Writing by hand changes our mechanics, and consequently, our memory. As we concentrate on forming the letters, we’re using parts of our brain that we don’t use when we keyboard, and that appears to assist both memory and recall. Researchers and Psychology professors Dung Bui, Joel Myerson, and Sandra Hale from Washington University discovered that students taking lecture notes via a computer keyboard demonstrated better immediate recall than students creating well-organized lecture notes by hand, but that about twenty four hours later students who keyboarded their notes performed worse on tests about the material than those who wrote their notes by hand. The researchers concluded that keyboard notetakers had poorer recall than those taking notes by hand because they were not actively summarizing and synthesizing key points, as much as they were engaged in transcription. According to them:2)See also: 3 Scientific Links Between Handwriting Your Notes and Memory
Taking organized notes presumably involves deeper and more thorough processing of the lecture information, whereas transcribing requires only a shallow encoding of the information.
Certainly for me, when I write notes by hand, I am in making the information more mine; I am condensing it and emphasizing key concepts and connections between concepts, in ways that I am not when I merely transcribe. Consequently, the information is mine, and I can recall it more effectively. This same memory effect applies to other kinds of information beyond taking notes; when I write a date and time in a calendar, the appearance and shape of the characters remains in my memory as a visual impression in ways that adding an appointment in my online calendar does not.
I started noticing references to bullet journals from people in various writer-related communities and on Twitter about six months ago. I’m not one for journaling so I didn’t pay much attention. This fall I saw a serous discussion about bullet journaling and quality paper notebooks on one of the writing and stationary pr0n sites I keep an eye on. Intrigued, I thought I’d maybe take a closer look later.
Later arrived with a bang this month. I’m temporarily working remotely without reliable access to the ’net, and without a lot of anything else, either, since I’m at my mom’s place. No standing desk here; in fact, no desk. Just me and my laptop, iPad and iPhone (with a tiny data plan), and intermittent WiFi. Most of my time and project management tools tools are digital and cloud based; I use Wunderlist, Evernote, and email, a lot, for managing time and tasks. They’re great tools but they’re not really viable without reliable Internet.
All you need is a notebook and a pen
I generally travel with a cheap spiral bound notebook, a mechanical pencil or two, a couple of gel pens, and a highlighter in my laptop bag. This time, planning on sending postcards, I also brought a Lamy Vista fountain pen. My plan was to do what I used to do, back in the day, and use the notebook to make lists and track projects.
Then I remembered the bullet journal, and did a little reading.
The Bullet Journal® (sometimes shortened to BuJo® for short) was invented by Ryder Carroll. A video about bullet journaling he created and posted to YouTube is frequently identified as the way devotees first discovered bullet journaling. Carroll developed his system over time, and via use. He wanted an analog way to track time, to keep track of what needs to be done today, what was done yesterday, and planning for the future, that didn’t require a great deal of time to manage. He wanted it to be analog because of the way our brains work when we use pen and paper.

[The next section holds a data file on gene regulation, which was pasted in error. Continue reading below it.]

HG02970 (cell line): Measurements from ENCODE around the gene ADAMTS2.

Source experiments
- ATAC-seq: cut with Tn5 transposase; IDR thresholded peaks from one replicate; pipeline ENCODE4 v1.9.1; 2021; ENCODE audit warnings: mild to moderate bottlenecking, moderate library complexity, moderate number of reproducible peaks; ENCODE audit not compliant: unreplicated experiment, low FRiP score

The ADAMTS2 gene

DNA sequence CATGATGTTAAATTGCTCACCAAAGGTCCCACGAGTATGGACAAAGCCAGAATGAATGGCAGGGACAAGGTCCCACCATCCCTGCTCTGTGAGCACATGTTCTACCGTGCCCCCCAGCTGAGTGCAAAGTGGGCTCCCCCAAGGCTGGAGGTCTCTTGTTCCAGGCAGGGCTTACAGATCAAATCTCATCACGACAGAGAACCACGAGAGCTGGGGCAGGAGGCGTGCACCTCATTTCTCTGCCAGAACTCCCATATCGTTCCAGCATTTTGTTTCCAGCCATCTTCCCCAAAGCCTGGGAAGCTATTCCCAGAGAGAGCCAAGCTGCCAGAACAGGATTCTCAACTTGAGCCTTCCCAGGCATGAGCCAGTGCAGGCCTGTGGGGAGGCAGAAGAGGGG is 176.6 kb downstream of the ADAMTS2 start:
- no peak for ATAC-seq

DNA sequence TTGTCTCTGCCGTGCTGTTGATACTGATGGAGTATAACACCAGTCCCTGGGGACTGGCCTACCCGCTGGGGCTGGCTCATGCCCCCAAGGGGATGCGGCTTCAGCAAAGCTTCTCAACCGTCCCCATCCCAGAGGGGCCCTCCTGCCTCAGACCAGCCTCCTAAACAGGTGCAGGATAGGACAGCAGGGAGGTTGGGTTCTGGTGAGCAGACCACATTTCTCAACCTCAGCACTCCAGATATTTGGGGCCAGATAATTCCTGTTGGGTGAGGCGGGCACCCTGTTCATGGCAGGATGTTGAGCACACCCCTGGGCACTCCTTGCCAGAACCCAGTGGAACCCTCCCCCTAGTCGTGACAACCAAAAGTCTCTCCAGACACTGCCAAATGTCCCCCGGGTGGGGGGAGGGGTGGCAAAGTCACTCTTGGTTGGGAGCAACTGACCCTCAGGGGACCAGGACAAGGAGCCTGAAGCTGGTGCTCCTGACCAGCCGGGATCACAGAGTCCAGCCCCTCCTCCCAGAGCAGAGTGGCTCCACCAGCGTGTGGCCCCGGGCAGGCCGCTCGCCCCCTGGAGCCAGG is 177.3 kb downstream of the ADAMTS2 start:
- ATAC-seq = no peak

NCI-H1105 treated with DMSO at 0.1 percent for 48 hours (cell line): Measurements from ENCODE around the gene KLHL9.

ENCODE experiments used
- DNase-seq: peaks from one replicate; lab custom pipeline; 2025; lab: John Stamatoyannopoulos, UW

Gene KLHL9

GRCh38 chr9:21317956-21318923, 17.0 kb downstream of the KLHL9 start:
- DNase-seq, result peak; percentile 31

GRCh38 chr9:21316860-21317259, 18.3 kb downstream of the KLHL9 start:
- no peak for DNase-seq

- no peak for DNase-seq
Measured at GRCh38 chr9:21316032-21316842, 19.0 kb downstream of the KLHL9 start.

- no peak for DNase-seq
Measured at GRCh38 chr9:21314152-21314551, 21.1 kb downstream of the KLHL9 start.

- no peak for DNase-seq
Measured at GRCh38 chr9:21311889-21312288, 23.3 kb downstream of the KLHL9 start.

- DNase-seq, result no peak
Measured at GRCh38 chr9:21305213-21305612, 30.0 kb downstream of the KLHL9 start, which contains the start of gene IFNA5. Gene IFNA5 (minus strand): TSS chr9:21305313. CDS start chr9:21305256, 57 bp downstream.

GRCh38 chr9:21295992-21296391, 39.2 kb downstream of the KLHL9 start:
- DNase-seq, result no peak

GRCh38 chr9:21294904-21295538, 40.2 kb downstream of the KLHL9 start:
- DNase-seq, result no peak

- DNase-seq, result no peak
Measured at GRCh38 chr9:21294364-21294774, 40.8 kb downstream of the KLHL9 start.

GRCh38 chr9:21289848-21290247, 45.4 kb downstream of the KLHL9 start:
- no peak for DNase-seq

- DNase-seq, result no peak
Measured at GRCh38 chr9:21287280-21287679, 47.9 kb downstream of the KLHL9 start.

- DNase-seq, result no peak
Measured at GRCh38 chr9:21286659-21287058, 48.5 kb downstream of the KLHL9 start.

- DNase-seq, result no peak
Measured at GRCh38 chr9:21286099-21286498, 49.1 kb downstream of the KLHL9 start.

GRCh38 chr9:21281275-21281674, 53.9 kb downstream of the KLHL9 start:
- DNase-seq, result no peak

I scrounged an old blank book that was a giveaway from a bookclub; my mother had kept it thinking it would be useful. I numbered the pages, created an Index, twelve months of month-at-a-glance calendars, a set of calendar spread pages for known scheduled events, a few lists (“Collections” in BuJo parlance”) of books I needed to read, and posts I needed to write, and my first daily page.
The basic sections (“modules” in Carroll’s terminology) are:
An Index that tracks where various items are in terms of the numbered pages.
Rapid logging: a method of quick memos using a basic set of codes that are customizable. Symbols indicate whether a task was completed, migrated to a later date or scheduled, other symbols denote ideas, notes, and priority.
A calendar for the year’s events; Carroll calls this the Future Log
Monthly calendars in a list form; Carroll call this the Monthly Log
Daily lists of what you plan to do on that day, created the night before or in the morning of the day in question. Carroll calls this the Daily Log.
These are very easy to set up in the minimalist style Carroll advocates; the calendars are essentially lists, with days identified by short codes: M 23 is Monday the 23rd. Set up doesn’t have to make than an hour, beginning with a blank book.
An important technique inherent in Bullet Journals is migration. You migrate a task or event to another date if you don’t complete it. Eventually, if you keep migrating the same task, you either recognize the procrastination and complete the task, or you realize that it’s not really important. As Carroll notes:
The purpose of migration is to distill the things that are truly worth the effort, to become aware of our own patterns and habits, and to separate the signal from the noise.
Putting pen to paper helps retain things significantly better and there’s a lot of science to back that up. At the same time, technology allows you to share that information, parse the information, and compartmentalize it to work with it in new ways.
There’s a built-in time-management curb in Bullet Journaling in that
You can reduce the amount of things you have to do by transferring things by hand. If a task isn’t worth the time to rewrite it, it’s probably not important. Spend time with things that are important and be mindful of how you spend your time.
In my case, the analog aspect means I can track my time offline with ease. I’ll post an update in February, after using a BuJo for a few weeks, but in the meantime, if you’re curious, here are some of the links that helped me:
The information was compiled by the web community on an open Google spreadsheet. I cannot vouch for its current accuracy, but will be verifying everything as I’m able. It’s meant to help you find the most useful way to write, code or take notes for your personal needs. Every editor is geared toward a slightly different purpose, with their own strengths and focus.
There are a bunch there that I’ve tried, and many that are new to me, but the way Brett has created a chart comparing features is really helpful. There really is an iOS text editor for everyone, and his detailed chart makes that clear.